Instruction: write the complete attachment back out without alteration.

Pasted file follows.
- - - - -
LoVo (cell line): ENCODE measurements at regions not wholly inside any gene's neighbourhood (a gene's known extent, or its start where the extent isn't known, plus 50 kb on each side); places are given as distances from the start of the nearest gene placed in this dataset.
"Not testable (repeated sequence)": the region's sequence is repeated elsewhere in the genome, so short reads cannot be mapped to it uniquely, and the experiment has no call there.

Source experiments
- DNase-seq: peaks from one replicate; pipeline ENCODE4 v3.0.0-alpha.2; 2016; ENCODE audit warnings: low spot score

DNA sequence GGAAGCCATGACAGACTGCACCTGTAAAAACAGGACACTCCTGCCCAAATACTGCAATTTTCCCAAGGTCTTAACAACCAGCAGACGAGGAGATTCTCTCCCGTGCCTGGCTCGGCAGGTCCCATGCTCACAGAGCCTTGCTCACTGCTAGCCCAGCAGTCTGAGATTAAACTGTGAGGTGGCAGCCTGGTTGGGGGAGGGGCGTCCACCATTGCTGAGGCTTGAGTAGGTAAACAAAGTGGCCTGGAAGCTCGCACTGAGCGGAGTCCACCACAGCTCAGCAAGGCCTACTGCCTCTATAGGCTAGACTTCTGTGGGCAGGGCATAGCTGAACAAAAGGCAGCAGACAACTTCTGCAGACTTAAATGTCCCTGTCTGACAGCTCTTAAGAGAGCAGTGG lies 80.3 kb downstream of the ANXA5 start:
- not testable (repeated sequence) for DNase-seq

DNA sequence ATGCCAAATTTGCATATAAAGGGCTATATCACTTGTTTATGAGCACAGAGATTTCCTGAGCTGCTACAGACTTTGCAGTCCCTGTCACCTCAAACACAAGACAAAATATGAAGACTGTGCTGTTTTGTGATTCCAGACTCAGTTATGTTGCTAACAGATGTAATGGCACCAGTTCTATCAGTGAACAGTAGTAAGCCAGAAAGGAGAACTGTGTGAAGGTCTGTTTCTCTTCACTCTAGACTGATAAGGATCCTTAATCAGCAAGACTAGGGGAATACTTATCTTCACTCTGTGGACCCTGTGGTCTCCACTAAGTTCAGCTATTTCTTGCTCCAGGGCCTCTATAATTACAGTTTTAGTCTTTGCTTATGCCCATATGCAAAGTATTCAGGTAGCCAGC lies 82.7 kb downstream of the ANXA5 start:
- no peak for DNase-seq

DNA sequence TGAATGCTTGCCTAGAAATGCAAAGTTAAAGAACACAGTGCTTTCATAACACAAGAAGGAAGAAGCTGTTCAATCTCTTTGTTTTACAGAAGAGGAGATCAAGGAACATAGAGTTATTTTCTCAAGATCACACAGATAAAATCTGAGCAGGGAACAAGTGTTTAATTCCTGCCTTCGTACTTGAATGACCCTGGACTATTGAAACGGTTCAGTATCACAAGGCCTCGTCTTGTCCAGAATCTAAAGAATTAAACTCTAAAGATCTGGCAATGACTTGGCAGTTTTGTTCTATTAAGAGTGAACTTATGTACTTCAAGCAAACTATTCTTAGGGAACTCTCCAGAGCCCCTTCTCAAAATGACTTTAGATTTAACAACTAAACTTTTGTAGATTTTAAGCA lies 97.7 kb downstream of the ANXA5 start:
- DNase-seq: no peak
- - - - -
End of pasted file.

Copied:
LoVo (cell line): ENCODE measurements at regions not wholly inside any gene's neighbourhood (a gene's known extent, or its start where the extent isn't known, plus 50 kb on each side); places are given as distances from the start of the nearest gene placed in this dataset.
"Not testable (repeated sequence)": the region's sequence is repeated elsewhere in the genome, so short reads cannot be mapped to it uniquely, and the experiment has no call there.

Source experiments
- DNase-seq: peaks from one replicate; pipeline ENCODE4 v3.0.0-alpha.2; 2016; ENCODE audit warnings: low spot score

DNA sequence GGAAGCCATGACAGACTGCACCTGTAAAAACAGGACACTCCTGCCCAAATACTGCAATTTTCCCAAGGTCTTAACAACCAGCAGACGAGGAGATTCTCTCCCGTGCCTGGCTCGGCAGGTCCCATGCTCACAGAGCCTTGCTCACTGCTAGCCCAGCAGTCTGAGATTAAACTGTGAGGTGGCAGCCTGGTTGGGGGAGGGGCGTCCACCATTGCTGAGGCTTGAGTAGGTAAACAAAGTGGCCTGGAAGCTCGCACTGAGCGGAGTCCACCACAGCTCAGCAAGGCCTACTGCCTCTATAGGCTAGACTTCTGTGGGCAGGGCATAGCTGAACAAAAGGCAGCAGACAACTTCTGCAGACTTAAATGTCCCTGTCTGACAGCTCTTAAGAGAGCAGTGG lies 80.3 kb downstream of the ANXA5 start:
- not testable (repeated sequence) for DNase-seq

DNA sequence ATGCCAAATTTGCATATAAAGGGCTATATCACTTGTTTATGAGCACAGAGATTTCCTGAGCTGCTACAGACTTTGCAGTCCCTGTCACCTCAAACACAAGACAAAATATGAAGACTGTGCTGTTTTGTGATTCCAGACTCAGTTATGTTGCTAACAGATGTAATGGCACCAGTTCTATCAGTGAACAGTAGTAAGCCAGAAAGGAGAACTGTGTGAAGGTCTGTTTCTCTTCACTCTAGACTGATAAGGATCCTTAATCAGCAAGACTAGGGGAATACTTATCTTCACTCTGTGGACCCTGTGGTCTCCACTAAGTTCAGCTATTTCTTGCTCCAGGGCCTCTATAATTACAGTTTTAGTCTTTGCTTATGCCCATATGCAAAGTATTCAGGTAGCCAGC lies 82.7 kb downstream of the ANXA5 start:
- no peak for DNase-seq

DNA sequence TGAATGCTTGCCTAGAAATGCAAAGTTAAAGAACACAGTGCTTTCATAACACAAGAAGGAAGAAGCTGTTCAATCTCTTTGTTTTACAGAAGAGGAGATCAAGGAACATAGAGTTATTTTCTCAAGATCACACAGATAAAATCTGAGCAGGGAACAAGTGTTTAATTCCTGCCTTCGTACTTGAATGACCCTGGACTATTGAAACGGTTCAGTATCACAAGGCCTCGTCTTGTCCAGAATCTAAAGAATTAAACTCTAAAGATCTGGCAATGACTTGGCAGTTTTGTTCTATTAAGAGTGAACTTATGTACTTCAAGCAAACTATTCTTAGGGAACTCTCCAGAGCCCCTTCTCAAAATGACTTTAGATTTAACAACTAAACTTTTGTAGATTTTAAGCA lies 97.7 kb downstream of the ANXA5 start:
- DNase-seq: no peak